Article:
[AMRadio] Wanted: Receiver - New England (sync detector)

D. Chester k4kyv at charter.net
Mon Feb 18 11:08:16 EST 2008

> When conditions on poor, sometimes you can use the CW/SSB position as a
> poor man's synchronous detector. So don't rule out a receiver that has a
> decent BFO in it. It can be an aid in copying weak signals on AM.
> Pete, wa2cwa

That works if there is enough coupling between BFO and 2nd detector to 
force-lock the BFO onto the AM carrier.  I discovered the phenomenon with a 
pre-WW2 HRO.  The old HRO has notoriously poor BFO coupling because of a 
tiny coupling capacitor of only a few pf that is nothing more than a piece 
of bakelite about a third the size of a postage stamp, sandwiched between 
two metal plates the same size, so I padded it by bridging a 100 pf mica cap 
across the whole thing.  That actually overcoupled the BFO, but gave me 
enough injection that I could comfortably copy SSB, and it  handled strong 
CW  signals much better.  I discovered one evening when I was trying to copy 
a weak AM station with the BFO on, under heavy summer QRN conditions, that 
the BFO appearded lock onto the original carrier whenever I tuned it exactly 
to zero-beat, and the audio from the modulation seemed to jump right out of 
the background noise at  me as soon as lock occurred.  I could tune the 
receiver maybe plus or minus 50 Hz before pulling the BFO out of  lock, so 
it  required one hand on the tuning dial or BFO knob if the receiver or the 
station had the least bit of frequency drift.

If the BFO won't lock on to the carrier, you are better off narrowing up the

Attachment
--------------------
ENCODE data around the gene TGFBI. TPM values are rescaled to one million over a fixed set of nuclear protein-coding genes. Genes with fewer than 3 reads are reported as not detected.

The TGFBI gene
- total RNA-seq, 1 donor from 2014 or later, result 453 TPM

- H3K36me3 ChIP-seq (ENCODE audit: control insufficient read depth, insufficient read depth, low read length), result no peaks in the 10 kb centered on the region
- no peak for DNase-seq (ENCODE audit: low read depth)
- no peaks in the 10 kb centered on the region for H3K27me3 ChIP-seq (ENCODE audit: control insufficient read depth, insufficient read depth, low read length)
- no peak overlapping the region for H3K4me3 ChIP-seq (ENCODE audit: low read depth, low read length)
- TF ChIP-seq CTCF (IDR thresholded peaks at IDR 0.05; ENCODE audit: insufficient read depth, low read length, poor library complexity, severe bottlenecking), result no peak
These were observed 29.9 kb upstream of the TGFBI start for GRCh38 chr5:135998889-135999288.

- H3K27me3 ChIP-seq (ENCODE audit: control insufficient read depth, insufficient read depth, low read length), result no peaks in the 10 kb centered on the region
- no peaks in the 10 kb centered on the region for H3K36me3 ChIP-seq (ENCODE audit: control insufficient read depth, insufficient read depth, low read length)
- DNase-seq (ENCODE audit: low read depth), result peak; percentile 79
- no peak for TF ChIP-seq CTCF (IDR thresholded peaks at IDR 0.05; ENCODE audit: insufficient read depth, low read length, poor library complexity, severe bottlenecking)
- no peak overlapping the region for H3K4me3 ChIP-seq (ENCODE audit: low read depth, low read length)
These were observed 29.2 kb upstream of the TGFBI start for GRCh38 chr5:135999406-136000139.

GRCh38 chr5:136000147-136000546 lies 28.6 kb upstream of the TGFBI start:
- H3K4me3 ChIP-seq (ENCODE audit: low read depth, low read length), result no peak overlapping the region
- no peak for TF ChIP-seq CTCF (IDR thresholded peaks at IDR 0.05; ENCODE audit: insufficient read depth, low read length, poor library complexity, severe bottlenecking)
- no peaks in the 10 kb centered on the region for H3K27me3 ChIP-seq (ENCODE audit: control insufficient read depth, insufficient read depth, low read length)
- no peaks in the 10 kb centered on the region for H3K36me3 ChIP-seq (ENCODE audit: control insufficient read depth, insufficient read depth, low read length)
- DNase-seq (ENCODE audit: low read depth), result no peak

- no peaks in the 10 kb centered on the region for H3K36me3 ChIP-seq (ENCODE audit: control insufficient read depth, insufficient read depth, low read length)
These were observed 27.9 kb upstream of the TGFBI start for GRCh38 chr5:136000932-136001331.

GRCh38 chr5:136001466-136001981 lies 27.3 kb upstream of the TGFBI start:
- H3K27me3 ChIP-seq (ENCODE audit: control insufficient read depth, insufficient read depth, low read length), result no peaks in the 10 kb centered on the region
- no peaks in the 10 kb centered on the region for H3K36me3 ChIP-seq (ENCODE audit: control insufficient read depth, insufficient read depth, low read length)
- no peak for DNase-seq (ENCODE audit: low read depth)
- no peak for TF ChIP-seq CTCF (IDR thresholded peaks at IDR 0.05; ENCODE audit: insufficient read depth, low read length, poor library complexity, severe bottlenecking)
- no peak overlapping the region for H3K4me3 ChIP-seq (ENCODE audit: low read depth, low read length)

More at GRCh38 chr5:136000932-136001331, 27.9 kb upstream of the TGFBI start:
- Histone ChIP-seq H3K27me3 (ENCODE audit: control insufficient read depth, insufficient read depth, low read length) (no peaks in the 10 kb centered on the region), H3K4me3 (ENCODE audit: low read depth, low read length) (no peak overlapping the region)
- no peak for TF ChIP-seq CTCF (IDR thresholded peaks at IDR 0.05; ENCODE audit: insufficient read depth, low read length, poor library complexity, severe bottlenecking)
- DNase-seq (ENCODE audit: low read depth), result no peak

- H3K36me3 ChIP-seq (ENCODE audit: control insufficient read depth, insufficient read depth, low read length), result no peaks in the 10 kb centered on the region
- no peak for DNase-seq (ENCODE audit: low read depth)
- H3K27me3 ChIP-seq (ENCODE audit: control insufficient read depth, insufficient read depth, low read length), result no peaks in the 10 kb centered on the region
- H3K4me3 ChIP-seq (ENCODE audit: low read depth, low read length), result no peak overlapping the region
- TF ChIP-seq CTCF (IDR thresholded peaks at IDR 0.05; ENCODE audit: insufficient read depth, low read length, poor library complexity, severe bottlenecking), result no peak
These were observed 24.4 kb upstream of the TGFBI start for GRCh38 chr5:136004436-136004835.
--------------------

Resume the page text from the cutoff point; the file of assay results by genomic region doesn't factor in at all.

selectivity and copying the AM signal as SSB.  You still have two sidebands 
to select from, and there is often less QRM on one sideband than on the 

A great advantage of the phase locked BFO in a synchronous detector is that 
the noise and QRM you hear are products only of the carrier (BFO) and each 
component of the sidebands + noise.  With a standard envelope detector, such 
as a  diode type, you hear products of the carrier beating with the noise 
noise and QRM in addition to the sidebands, but also every component of the 
noise/QRM beating against every component of the sidebands, and every 
component of noise/QRM within the passband beating against every other 
component of noise/QRM.  These additional intermodulation products add a lot 
to the rubbish you hear in the headphones or speaker.

Much of the "advantage" of SSB over AM is due to the superior s/n ratio of a 
product detector over the diode detector at the  receiver, as  described 
above.  With the sync detector SSB loses that advantage (or AM loses that 
disadvantage), and AM becomes much more competitive with SSB.

Don k4kyv

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